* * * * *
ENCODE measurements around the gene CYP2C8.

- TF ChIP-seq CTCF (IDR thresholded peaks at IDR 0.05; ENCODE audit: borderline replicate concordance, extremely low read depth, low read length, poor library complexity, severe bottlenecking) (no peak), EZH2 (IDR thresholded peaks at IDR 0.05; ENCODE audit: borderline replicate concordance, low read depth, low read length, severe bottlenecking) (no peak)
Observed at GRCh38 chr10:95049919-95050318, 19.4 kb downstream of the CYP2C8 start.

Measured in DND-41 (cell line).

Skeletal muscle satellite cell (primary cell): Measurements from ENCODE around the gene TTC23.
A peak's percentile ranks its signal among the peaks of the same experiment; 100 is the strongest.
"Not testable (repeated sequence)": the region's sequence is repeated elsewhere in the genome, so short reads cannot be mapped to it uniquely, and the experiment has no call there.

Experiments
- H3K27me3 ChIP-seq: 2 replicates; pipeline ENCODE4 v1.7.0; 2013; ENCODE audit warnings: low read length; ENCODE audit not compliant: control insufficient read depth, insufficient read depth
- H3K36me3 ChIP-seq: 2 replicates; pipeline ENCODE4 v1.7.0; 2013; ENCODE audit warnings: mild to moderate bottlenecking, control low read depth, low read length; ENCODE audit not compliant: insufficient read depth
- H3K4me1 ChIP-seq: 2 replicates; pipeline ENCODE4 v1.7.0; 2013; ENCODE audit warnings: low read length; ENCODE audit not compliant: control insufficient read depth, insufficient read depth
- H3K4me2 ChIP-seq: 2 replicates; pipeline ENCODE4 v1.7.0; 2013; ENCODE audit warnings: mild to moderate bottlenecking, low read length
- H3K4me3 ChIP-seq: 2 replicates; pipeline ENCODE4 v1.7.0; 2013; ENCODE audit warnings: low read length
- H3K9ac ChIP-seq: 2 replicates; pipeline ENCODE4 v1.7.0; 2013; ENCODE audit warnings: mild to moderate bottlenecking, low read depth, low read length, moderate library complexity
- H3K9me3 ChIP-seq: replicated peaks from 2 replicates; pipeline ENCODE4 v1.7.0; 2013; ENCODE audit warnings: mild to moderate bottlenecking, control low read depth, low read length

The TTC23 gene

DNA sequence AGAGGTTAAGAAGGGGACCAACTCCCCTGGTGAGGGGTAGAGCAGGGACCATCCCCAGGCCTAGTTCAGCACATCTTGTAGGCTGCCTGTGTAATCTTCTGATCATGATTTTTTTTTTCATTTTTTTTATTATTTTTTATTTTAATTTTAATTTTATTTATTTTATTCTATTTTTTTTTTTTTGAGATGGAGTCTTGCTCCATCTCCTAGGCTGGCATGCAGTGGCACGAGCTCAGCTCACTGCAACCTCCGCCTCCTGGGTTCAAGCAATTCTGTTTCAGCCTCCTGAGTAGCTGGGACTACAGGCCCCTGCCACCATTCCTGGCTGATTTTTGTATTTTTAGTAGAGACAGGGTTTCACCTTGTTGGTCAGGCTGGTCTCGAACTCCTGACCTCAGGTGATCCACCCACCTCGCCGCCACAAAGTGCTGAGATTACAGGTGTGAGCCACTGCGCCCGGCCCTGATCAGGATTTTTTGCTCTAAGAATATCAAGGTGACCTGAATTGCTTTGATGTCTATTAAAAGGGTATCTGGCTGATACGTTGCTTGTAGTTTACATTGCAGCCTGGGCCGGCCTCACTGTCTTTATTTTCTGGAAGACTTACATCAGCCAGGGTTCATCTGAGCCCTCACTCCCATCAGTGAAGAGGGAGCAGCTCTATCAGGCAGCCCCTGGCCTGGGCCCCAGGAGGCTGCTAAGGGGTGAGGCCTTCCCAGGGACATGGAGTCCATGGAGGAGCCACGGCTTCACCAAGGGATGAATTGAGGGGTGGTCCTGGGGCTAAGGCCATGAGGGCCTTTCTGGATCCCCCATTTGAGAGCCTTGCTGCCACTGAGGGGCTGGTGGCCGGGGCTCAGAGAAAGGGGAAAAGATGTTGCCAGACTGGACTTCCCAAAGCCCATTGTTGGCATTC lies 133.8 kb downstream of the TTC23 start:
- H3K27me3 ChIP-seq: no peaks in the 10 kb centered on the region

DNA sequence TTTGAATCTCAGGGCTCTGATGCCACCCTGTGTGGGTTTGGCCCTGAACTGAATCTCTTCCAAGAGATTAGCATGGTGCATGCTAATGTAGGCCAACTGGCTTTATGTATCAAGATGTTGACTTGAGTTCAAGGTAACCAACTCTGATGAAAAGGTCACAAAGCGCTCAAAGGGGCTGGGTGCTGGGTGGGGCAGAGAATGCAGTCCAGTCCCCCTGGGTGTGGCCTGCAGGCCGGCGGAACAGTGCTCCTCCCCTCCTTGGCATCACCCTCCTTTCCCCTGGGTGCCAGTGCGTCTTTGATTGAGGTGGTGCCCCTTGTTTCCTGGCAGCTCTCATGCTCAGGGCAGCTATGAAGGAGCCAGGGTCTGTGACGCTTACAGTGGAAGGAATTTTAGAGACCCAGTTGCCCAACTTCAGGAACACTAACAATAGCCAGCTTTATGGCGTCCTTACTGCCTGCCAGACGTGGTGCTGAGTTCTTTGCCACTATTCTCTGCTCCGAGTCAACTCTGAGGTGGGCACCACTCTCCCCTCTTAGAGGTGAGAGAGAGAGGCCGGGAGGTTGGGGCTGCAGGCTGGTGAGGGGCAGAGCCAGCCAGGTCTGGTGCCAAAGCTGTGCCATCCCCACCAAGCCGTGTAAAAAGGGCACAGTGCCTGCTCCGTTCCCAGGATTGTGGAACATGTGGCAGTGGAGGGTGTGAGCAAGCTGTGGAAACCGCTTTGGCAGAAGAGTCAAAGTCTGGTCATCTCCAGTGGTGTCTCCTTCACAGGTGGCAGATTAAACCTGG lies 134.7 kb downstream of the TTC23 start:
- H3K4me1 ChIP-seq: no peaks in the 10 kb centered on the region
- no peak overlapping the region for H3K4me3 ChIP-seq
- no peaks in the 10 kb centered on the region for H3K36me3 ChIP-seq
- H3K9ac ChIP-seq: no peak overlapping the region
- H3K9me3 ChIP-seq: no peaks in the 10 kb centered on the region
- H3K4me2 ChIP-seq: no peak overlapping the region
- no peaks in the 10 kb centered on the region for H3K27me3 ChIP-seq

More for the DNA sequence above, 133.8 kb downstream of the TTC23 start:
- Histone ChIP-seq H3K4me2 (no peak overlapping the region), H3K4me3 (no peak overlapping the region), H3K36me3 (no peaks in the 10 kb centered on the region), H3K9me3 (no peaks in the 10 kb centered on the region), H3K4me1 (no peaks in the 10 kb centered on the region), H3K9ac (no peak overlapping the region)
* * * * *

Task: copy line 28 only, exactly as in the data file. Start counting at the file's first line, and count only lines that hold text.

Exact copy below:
- Histone ChIP-seq H3K4me2 (no peak overlapping the region), H3K4me3 (no peak overlapping the region), H3K36me3 (no peaks in the 10 kb centered on the region), H3K9me3 (no peaks in the 10 kb centered on the region), H3K4me1 (no peaks in the 10 kb centered on the region), H3K9ac (no peak overlapping the region)